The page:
The United Nations Food and Agriculture Organization (FAO) is urging swift
action to tackle a cassava virus that is affecting large parts of East Africa
and threatening a staple food crop for much of the region.
The Cassava Brown Streak Disease (CBSD), a new variant that is particularly
affecting countries in the Great Lakes region, is on the verge of becoming an
epidemic, according to a
release issued today by the Rome-based FAO.
The agency has called for an urgent increase in funding, research, training,
surveillance and other measures to help farmers and breeders.
“The appearance of the disease in previously unaffected areas, and the lack of
continued funding for research and development work to address CBSD in the
region, have added to the threat already presented by Cassava Mosaic Disease
(CMD),” stated the age
Cassava can account for as much as a third of the total calorie intake for
people in countries such as Burundi, Rwanda, Uganda and the Democratic Republic
of the Congo (DRC).
Surveillance conducted by Rwanda’s National Agricultural Research Institute in
2010 showed a 15.7 per cent rate of infection on local varieties and 36.9 per
cent in improved varieties.
“None of the cassava varieties currently being distributed to farmers seem to be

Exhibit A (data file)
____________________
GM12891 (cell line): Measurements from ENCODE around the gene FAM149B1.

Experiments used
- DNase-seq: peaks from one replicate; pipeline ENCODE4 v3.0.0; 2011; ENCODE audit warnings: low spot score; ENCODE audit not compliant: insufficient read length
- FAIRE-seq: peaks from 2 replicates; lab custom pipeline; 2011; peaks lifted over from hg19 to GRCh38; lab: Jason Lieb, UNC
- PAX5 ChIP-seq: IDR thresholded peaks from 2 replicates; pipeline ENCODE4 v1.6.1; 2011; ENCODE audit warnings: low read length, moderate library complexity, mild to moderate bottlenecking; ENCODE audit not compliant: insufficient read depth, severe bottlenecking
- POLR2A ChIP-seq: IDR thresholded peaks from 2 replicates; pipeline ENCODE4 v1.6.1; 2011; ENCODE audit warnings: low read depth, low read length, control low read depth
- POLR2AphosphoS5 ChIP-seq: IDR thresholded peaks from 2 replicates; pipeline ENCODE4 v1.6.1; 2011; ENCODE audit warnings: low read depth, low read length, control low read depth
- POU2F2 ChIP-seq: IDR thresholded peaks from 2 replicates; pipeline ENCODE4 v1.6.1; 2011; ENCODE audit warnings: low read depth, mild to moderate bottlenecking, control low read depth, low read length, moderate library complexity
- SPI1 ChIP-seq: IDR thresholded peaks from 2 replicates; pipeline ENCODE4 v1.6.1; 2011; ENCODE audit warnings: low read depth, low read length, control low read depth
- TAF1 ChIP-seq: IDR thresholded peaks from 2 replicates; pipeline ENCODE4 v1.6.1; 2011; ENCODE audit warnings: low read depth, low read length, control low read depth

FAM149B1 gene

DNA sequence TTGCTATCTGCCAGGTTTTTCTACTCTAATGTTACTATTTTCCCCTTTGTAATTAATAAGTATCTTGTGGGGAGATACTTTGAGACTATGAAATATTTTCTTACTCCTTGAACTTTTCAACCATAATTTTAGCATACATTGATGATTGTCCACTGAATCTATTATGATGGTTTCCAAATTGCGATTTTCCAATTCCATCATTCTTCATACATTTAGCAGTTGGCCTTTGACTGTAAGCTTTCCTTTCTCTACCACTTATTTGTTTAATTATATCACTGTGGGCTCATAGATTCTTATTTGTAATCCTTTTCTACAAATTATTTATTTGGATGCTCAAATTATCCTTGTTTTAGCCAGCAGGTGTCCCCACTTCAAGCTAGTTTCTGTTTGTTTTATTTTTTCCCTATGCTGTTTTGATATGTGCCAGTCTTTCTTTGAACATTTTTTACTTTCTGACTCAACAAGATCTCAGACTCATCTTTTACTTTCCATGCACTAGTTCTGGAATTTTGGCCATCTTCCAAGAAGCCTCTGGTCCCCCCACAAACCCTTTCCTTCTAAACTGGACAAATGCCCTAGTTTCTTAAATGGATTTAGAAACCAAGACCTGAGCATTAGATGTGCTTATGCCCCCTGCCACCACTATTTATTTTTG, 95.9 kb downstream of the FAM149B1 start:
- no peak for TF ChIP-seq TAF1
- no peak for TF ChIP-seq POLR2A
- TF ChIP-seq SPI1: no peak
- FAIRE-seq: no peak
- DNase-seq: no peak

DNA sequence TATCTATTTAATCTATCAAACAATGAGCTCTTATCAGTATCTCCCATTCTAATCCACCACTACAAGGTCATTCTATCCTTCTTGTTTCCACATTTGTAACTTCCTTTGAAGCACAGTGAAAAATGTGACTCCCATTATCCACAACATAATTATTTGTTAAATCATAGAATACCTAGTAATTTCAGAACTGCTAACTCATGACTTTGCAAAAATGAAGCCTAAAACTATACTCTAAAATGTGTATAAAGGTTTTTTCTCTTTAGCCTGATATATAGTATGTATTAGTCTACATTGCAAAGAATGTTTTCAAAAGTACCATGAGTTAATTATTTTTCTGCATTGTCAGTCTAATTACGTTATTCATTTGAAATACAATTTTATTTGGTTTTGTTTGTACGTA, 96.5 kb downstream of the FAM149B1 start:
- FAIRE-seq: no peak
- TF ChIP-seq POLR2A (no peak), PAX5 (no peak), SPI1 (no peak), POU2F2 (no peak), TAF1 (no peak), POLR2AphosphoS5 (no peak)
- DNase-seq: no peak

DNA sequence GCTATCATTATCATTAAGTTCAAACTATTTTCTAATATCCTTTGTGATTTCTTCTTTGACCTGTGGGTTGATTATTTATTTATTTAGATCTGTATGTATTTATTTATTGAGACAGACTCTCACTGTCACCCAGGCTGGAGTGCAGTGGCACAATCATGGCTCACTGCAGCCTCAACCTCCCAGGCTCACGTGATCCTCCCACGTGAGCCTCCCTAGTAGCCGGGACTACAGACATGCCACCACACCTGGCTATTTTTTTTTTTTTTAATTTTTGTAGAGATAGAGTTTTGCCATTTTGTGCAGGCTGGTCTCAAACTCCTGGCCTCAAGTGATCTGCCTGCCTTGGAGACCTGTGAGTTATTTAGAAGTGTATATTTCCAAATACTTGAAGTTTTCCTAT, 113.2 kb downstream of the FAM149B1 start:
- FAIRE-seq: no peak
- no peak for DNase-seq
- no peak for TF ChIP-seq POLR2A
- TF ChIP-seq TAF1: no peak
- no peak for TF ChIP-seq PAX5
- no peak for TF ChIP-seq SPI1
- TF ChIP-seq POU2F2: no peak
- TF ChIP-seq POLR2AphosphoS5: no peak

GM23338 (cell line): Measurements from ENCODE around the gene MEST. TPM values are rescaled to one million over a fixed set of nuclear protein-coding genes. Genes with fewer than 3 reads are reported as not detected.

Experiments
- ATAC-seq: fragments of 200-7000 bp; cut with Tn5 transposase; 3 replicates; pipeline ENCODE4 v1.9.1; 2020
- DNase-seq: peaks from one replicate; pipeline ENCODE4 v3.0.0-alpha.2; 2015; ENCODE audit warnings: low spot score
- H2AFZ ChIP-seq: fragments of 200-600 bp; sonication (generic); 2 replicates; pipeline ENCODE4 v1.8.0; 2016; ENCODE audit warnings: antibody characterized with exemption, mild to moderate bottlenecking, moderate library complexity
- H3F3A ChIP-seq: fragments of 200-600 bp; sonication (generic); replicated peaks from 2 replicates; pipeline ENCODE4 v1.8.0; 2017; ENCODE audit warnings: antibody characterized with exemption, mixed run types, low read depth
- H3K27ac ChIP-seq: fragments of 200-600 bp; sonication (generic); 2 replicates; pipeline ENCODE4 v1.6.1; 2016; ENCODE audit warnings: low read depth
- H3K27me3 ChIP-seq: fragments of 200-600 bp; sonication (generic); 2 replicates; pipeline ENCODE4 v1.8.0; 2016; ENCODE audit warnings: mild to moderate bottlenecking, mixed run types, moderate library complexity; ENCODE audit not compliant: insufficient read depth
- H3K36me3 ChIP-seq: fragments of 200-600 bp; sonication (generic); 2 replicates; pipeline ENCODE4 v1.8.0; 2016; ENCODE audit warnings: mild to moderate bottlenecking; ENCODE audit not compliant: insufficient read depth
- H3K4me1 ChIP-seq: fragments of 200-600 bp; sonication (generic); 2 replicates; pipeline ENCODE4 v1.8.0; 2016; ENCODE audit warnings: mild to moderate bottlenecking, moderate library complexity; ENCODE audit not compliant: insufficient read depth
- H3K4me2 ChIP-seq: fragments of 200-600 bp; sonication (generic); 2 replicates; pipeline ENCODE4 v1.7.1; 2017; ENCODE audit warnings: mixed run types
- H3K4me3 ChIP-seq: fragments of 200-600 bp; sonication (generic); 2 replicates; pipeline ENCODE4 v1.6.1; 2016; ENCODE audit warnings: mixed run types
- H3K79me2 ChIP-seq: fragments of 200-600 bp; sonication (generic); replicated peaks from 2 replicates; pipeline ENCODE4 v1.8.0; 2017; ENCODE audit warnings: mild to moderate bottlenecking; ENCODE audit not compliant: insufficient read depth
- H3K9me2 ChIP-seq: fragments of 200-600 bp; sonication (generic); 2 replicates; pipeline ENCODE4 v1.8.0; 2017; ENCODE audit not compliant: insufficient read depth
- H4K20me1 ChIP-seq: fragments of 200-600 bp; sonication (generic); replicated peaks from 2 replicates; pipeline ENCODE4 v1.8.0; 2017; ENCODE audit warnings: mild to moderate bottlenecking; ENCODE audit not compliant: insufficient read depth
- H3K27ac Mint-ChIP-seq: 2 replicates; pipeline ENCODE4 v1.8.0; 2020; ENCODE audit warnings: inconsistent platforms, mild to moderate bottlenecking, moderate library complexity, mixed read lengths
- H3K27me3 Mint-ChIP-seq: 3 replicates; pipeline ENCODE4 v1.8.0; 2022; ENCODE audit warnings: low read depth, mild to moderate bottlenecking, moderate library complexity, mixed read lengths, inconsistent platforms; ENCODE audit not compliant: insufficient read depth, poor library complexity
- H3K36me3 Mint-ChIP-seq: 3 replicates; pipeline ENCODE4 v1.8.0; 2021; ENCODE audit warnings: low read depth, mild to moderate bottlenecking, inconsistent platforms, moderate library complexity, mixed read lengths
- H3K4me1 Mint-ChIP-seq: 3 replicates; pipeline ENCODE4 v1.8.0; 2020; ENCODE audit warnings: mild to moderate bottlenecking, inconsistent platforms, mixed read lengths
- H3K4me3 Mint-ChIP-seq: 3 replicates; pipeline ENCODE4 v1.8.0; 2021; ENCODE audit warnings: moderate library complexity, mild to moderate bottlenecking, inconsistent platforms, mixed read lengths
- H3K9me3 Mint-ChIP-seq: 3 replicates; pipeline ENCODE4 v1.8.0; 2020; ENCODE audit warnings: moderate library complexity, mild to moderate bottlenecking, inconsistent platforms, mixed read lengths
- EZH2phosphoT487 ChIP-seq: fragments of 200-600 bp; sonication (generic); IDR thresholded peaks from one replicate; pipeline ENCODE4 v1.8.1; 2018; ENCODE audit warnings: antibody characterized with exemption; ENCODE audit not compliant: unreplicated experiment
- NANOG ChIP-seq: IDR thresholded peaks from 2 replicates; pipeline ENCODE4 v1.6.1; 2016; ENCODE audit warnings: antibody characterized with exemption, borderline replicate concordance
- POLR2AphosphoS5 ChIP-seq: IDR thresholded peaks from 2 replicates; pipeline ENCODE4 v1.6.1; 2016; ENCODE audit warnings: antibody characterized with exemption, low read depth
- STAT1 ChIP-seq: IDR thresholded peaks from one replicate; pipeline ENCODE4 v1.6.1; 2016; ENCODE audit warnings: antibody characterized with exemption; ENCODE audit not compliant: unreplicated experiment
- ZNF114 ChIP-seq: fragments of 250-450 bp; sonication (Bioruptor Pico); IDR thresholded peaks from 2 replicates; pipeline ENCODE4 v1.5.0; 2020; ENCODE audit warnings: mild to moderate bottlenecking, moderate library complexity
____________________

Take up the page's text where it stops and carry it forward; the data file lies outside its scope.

tolerant to the effects of CBSD,” said Jan Helsen, leader of FAO’s European
Union-funded Regional Cassava Initiative in Eastern and Central Africa.
“We urgently need to get information on the extent and severity of the outbreak,
and to support investments to identify disease-tolerant varieties and coping
strategies for farmers.”
FAO noted that timely detection of the disease has been a challenge because it
manifests itself in different ways depending on local conditions. An apparently
healthy plant may be found to have spoiled roots only whe
The agency is calling for short-term measures such as stepping up disease
surveillance and conducting regular inspections increasing the sensitization of
communities to the threat of CBSD and using hands-on training for farmers.
It is also recommending a ban on the distribution of infected plants between
districts and zones, and, in the event of infection, using coping strategies
such as the early harvest of cassava, before symptoms appear and significant
damage can be done.